I've purchased all five books in this series (Fifty Animals, Plants, Minerals, Machines, and Railroads that Changed the Course of History) and they've proven consistently delightful. Each one carefully selects many of the pivotal things that have had a profound impact on human life and societies on a large scale, connecting them both directly and tangentially to numerous other items and events. One will not agree with the authors' every choice, but they are always thought-provoking.
In entries that range from two to eight pages, "Fifty Animals" describes the creatures that have had the greatest effect on mankind: how we hunt, eat, clothe ourselves, travel, communicate, do research, play sports, engage in warfare, sicken, and die. The text concisely and entertainingly places them into context and provides a rationale for their significance. Sidebars offer entertaining details about their special abilities or uses, legends and cultural connections, and challenges to their survival.
The author explains how the natural and human worlds intersect in social, economic, medical, and historical terms. For example, we read of the food and other products we obtain from the honeybee, whale, buffalo, cow, goat, herring, cod, chicken, turkey, rabbit, oyster, and pig. We learn of the clothing we manufacture from the silkworm, beaver, llama, and sheep; the diseases we acquire from the mosquito, leech, louse, and flea; the discoveries we have made courtesy of the fruit fly, finch, iguanodon, chimpanzee, and dodo; and the companionship, transportation, and labor afforded by such animals as the dog, cat, camel, donkey, horse, and elephant.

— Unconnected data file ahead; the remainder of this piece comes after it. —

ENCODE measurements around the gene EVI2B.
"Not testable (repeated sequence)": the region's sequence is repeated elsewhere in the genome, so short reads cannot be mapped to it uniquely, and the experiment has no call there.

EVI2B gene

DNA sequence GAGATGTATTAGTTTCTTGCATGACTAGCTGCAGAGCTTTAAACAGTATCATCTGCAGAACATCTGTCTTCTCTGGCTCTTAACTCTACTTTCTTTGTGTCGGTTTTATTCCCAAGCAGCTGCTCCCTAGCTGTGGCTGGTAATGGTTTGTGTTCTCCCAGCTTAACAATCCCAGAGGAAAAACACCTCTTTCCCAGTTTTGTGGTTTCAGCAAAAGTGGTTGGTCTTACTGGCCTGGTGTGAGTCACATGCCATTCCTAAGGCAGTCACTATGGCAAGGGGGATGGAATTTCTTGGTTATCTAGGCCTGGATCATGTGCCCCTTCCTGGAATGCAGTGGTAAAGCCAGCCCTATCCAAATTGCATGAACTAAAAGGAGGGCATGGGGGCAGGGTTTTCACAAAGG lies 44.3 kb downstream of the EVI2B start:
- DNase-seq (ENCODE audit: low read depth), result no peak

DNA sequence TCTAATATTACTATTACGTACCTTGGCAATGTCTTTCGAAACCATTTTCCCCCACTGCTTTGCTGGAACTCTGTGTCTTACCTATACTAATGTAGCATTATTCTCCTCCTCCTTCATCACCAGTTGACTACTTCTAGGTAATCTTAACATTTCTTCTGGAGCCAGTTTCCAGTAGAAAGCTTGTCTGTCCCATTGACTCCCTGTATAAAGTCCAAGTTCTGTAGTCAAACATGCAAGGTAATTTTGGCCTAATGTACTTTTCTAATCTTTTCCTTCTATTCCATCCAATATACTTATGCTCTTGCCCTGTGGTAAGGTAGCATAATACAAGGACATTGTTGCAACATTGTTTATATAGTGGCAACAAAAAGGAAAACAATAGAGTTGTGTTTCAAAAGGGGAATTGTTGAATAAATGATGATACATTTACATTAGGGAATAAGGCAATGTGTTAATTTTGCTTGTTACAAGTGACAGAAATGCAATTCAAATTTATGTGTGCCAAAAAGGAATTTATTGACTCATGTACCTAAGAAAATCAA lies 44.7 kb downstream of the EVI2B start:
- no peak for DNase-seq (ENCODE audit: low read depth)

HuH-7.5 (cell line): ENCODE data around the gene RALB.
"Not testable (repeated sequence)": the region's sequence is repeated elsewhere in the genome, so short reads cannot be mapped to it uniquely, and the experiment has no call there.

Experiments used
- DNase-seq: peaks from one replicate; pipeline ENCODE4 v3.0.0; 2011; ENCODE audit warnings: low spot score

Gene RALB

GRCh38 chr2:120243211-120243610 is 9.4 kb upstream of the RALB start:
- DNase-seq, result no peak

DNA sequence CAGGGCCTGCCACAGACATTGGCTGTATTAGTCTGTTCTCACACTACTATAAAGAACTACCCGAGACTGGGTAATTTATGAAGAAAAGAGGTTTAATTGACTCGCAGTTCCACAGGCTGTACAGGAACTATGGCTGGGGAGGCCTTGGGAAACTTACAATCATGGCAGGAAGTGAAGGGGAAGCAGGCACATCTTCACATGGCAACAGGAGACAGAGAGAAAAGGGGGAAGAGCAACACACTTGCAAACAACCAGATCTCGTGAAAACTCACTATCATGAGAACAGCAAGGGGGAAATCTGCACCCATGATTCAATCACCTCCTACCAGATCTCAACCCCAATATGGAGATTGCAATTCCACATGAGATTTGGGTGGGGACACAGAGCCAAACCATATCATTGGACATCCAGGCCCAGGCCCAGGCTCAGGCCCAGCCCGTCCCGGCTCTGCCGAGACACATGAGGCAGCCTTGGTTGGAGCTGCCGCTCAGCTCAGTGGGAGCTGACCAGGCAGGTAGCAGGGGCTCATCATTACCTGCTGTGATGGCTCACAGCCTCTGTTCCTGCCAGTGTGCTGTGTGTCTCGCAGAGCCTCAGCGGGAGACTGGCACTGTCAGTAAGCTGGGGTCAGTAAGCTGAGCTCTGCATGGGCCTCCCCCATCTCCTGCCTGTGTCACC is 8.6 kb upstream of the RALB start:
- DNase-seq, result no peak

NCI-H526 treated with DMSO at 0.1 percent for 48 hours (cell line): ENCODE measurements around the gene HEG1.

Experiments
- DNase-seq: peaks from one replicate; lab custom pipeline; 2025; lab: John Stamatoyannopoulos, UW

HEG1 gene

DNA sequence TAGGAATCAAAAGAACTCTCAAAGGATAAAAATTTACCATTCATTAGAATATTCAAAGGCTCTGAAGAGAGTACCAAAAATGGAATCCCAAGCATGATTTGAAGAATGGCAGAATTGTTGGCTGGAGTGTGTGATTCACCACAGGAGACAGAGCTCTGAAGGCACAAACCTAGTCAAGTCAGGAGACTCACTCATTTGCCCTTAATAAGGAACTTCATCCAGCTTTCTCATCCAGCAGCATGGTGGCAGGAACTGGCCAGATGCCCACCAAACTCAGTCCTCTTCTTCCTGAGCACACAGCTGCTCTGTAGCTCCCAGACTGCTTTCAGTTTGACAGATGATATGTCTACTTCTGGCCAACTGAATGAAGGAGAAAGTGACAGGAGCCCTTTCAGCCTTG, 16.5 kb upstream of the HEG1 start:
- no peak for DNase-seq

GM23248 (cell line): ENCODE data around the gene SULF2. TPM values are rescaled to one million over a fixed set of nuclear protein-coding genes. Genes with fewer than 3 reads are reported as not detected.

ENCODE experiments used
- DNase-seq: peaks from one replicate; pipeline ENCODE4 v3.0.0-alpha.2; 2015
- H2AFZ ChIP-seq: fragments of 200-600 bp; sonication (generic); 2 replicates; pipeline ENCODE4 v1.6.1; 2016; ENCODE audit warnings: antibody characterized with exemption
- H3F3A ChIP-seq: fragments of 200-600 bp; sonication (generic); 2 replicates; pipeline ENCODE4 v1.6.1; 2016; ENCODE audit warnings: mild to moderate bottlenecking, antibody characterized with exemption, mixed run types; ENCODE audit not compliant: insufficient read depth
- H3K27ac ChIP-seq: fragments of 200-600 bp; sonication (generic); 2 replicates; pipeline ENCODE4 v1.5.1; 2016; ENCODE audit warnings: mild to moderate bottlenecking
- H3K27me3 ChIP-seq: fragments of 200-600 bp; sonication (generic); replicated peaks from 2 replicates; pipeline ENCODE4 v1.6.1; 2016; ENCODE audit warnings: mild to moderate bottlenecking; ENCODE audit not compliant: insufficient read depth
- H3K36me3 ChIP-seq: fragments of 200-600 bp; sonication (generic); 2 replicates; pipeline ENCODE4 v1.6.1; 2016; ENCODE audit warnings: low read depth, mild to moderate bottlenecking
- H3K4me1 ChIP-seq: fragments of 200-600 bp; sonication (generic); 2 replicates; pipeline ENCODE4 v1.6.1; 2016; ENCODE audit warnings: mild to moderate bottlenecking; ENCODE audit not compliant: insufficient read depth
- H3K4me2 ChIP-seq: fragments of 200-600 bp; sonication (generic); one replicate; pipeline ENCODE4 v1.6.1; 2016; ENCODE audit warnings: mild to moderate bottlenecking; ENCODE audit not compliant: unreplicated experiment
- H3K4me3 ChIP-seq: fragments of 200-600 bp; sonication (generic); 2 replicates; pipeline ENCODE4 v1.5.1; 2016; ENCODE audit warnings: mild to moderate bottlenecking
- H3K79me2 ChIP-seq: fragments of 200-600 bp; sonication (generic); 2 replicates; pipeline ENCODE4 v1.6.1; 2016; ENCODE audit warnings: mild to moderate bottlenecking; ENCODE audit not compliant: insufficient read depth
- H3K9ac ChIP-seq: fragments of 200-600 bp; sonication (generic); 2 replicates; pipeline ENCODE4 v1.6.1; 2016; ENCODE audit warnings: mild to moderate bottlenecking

There are entries on wildlife as diverse as the bat and lion, the cobra and reindeer, the seal and bald eagle, the earthworm and scarab beetle. The book concludes with a chapter on ourselves, the most recent animal to have evolved and the greatest threat to all of the others. A useful list of related readings and websites is also appended.
Each of these volumes is cleverly designed, copiously illustrated, and beautifully bound a la the renowned Dorling-Kindersley books, and each makes a fine, durable resource for family and school libraries. They provide a jumping-off point for further research and an invitation into the perennial game of "what would you have included on or excluded from this list." All of them are great fun to pick up and browse at random or read from cover to cover.